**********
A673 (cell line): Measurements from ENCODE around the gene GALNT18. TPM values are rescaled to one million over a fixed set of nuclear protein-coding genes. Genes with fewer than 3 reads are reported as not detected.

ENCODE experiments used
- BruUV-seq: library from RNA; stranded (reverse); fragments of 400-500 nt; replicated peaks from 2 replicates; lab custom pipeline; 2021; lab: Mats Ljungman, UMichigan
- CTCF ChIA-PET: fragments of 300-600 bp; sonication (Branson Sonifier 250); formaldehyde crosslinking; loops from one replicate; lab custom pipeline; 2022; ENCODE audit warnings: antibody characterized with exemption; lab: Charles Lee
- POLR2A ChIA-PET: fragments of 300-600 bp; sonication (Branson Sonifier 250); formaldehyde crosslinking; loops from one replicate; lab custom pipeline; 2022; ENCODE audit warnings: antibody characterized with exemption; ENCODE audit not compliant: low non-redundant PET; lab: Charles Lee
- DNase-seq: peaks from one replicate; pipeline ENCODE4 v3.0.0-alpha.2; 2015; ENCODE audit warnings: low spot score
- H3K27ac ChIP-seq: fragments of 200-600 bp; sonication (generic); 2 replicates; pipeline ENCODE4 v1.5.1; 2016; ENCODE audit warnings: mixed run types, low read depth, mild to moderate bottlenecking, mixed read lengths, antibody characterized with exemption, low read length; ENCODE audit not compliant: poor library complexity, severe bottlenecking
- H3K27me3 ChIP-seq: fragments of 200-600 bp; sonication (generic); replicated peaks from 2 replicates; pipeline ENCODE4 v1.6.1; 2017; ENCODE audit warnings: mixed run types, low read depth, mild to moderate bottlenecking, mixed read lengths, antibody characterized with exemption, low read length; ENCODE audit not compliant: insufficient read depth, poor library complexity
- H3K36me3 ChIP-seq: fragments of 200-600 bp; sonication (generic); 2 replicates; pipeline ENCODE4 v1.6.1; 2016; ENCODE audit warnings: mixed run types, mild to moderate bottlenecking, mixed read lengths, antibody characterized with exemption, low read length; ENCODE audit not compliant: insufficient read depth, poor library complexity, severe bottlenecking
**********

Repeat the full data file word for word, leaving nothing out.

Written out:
A673 (cell line): Measurements from ENCODE around the gene GALNT18. TPM values are rescaled to one million over a fixed set of nuclear protein-coding genes. Genes with fewer than 3 reads are reported as not detected.

ENCODE experiments used
- BruUV-seq: library from RNA; stranded (reverse); fragments of 400-500 nt; replicated peaks from 2 replicates; lab custom pipeline; 2021; lab: Mats Ljungman, UMichigan
- CTCF ChIA-PET: fragments of 300-600 bp; sonication (Branson Sonifier 250); formaldehyde crosslinking; loops from one replicate; lab custom pipeline; 2022; ENCODE audit warnings: antibody characterized with exemption; lab: Charles Lee
- POLR2A ChIA-PET: fragments of 300-600 bp; sonication (Branson Sonifier 250); formaldehyde crosslinking; loops from one replicate; lab custom pipeline; 2022; ENCODE audit warnings: antibody characterized with exemption; ENCODE audit not compliant: low non-redundant PET; lab: Charles Lee
- DNase-seq: peaks from one replicate; pipeline ENCODE4 v3.0.0-alpha.2; 2015; ENCODE audit warnings: low spot score
- H3K27ac ChIP-seq: fragments of 200-600 bp; sonication (generic); 2 replicates; pipeline ENCODE4 v1.5.1; 2016; ENCODE audit warnings: mixed run types, low read depth, mild to moderate bottlenecking, mixed read lengths, antibody characterized with exemption, low read length; ENCODE audit not compliant: poor library complexity, severe bottlenecking
- H3K27me3 ChIP-seq: fragments of 200-600 bp; sonication (generic); replicated peaks from 2 replicates; pipeline ENCODE4 v1.6.1; 2017; ENCODE audit warnings: mixed run types, low read depth, mild to moderate bottlenecking, mixed read lengths, antibody characterized with exemption, low read length; ENCODE audit not compliant: insufficient read depth, poor library complexity
- H3K36me3 ChIP-seq: fragments of 200-600 bp; sonication (generic); 2 replicates; pipeline ENCODE4 v1.6.1; 2016; ENCODE audit warnings: mixed run types, mild to moderate bottlenecking, mixed read lengths, antibody characterized with exemption, low read length; ENCODE audit not compliant: insufficient read depth, poor library complexity, severe bottlenecking